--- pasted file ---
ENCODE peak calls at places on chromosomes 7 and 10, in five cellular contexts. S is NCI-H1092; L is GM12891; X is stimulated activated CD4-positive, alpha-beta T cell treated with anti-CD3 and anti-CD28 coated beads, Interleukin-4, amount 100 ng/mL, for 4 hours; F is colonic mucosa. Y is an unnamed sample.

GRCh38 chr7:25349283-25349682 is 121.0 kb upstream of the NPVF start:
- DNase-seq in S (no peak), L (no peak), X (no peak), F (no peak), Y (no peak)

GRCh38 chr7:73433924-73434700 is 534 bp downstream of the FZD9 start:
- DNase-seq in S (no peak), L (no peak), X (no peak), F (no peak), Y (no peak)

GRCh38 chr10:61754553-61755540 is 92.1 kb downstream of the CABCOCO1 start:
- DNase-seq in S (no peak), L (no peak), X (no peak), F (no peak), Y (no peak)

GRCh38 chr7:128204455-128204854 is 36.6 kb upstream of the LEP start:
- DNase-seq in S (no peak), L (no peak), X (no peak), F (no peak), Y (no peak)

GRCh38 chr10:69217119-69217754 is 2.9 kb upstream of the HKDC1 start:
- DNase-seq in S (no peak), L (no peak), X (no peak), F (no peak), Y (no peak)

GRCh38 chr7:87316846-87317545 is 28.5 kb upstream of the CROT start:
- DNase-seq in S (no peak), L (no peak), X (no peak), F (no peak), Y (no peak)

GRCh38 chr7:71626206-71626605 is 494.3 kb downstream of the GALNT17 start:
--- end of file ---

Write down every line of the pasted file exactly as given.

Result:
ENCODE peak calls at places on chromosomes 7 and 10, in five cellular contexts. S is NCI-H1092; L is GM12891; X is stimulated activated CD4-positive, alpha-beta T cell treated with anti-CD3 and anti-CD28 coated beads, Interleukin-4, amount 100 ng/mL, for 4 hours; F is colonic mucosa. Y is an unnamed sample.

GRCh38 chr7:25349283-25349682 is 121.0 kb upstream of the NPVF start:
- DNase-seq in S (no peak), L (no peak), X (no peak), F (no peak), Y (no peak)

GRCh38 chr7:73433924-73434700 is 534 bp downstream of the FZD9 start:
- DNase-seq in S (no peak), L (no peak), X (no peak), F (no peak), Y (no peak)

GRCh38 chr10:61754553-61755540 is 92.1 kb downstream of the CABCOCO1 start:
- DNase-seq in S (no peak), L (no peak), X (no peak), F (no peak), Y (no peak)

GRCh38 chr7:128204455-128204854 is 36.6 kb upstream of the LEP start:
- DNase-seq in S (no peak), L (no peak), X (no peak), F (no peak), Y (no peak)

GRCh38 chr10:69217119-69217754 is 2.9 kb upstream of the HKDC1 start:
- DNase-seq in S (no peak), L (no peak), X (no peak), F (no peak), Y (no peak)

GRCh38 chr7:87316846-87317545 is 28.5 kb upstream of the CROT start:
- DNase-seq in S (no peak), L (no peak), X (no peak), F (no peak), Y (no peak)

GRCh38 chr7:71626206-71626605 is 494.3 kb downstream of the GALNT17 start: